Back To CourseChemistry 101: General Chemistry
14 chapters | 132 lessons | 11 flashcard sets
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Nikki has a master's degree in teaching chemistry and has taught high school chemistry, biology and astronomy.
Every once in a while you may notice that your faucet isn't flowing so well or that your shower head is spraying unevenly. Upon closer inspection you might notice that there's some white 'buildup' obstructing the flow of water. What's with that? Where did this gunk come from? Unless you put it there, the only place this buildup could've come from is the water itself.
Even though it looks clear, the water coming into our houses is loaded with different dissolved ions and compounds. When the temperature or concentration of the solution changes, these ions and compounds emerge out of solution in their solid form. The temperatures or concentrations at which these chemicals, or solutes, emerge stem from each solute's solubility, or ability to be dissolved in a given volume of a solvent at a given temperature.
Solubility for a compound is expressed in terms of molarity (mol/L) and is temperature dependent. Generally, increasing temperature increases a substance's solubility. When you run cold water through a faucet or decrease the flow to a trickle, the dissolved chemicals become less soluble and form solids - a.k.a. pesky buildup.
A substance is considered to be soluble when its solubility is greater than 1 g per 100 g of solvent. This means that 1 g of substance can completely dissolve and dissociate into ions in 100 g of solvent. Sodium chloride, NaCl, is very soluble in water. A substance is considered to be insoluble when its solubility is less than 0.1 g per 100 g of solvent. Calcium sulfate, CaSO4, one of the main ingredients in water build up, is insoluble in water. Anything in between is considered slightly soluble.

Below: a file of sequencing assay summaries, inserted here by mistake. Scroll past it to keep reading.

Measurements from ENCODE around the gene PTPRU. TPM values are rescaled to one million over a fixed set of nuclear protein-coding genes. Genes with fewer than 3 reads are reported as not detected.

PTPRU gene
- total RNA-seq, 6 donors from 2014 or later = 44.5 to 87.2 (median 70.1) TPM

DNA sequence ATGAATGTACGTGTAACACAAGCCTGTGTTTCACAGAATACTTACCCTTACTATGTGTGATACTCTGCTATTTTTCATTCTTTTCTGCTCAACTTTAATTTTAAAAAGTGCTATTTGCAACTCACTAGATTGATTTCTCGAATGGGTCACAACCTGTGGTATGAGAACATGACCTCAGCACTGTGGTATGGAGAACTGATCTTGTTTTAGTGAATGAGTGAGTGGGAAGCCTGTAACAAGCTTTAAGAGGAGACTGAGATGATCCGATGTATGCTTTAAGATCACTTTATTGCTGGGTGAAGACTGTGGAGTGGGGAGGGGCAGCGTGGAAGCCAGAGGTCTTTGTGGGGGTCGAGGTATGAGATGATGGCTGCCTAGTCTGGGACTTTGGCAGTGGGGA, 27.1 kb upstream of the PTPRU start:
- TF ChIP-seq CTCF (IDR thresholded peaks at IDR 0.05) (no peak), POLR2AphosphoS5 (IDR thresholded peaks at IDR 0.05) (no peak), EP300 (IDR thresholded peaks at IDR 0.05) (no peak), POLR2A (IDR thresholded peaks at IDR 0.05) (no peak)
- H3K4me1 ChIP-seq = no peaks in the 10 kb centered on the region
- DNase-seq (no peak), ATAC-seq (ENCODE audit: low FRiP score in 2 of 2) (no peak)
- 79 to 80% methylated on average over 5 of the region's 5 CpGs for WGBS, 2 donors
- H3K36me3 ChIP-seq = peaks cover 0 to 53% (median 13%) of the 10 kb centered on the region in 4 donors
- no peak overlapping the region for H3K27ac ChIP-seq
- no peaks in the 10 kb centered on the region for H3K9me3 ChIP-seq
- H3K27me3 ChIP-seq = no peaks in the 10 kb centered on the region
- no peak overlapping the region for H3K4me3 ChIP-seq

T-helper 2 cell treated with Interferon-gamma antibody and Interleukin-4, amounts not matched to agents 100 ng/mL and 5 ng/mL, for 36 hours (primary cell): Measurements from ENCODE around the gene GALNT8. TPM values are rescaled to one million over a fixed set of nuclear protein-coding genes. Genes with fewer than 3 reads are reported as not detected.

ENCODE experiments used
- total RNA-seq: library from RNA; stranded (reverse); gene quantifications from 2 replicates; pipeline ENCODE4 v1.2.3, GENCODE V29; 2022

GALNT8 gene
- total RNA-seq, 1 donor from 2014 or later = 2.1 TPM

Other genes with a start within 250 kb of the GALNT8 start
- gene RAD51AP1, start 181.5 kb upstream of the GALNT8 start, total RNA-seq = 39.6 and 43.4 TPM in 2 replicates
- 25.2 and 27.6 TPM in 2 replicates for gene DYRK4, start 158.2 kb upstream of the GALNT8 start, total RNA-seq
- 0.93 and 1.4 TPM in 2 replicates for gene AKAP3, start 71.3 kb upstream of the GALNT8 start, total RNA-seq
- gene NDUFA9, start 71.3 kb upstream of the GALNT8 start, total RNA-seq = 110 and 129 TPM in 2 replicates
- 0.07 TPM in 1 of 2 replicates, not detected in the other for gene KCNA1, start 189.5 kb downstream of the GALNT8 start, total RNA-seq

When a solution of a given volume has the maximum amount of a solid dissolved in it, it is said to be saturated. For soluble compounds, saturation occurs at high concentrations. For insoluble compounds, saturation happens at very low concentrations.
Let's go to our virtual lab and do some little experiments with solubility. For any compound that goes into solution, we know that it will break down into its constituent ions. For example, if we put compound AB2 into water, it will break into 1 A^2+ ion and 2 B^- ions.
While these ions are swimming around in solution, there is a possibility that they will collide with each other and reform into a solid. We can show the tendency of this reaction to go both forwards and backwards by using a double headed arrow.
Eventually, a dynamic equilibrium will be reached. We can write an equilibrium expression for this by using the law of mass action. If you're a little fuzzy on how to do that, watch the video on dynamic equilibrium and determining the value of K, the equilibrium constant.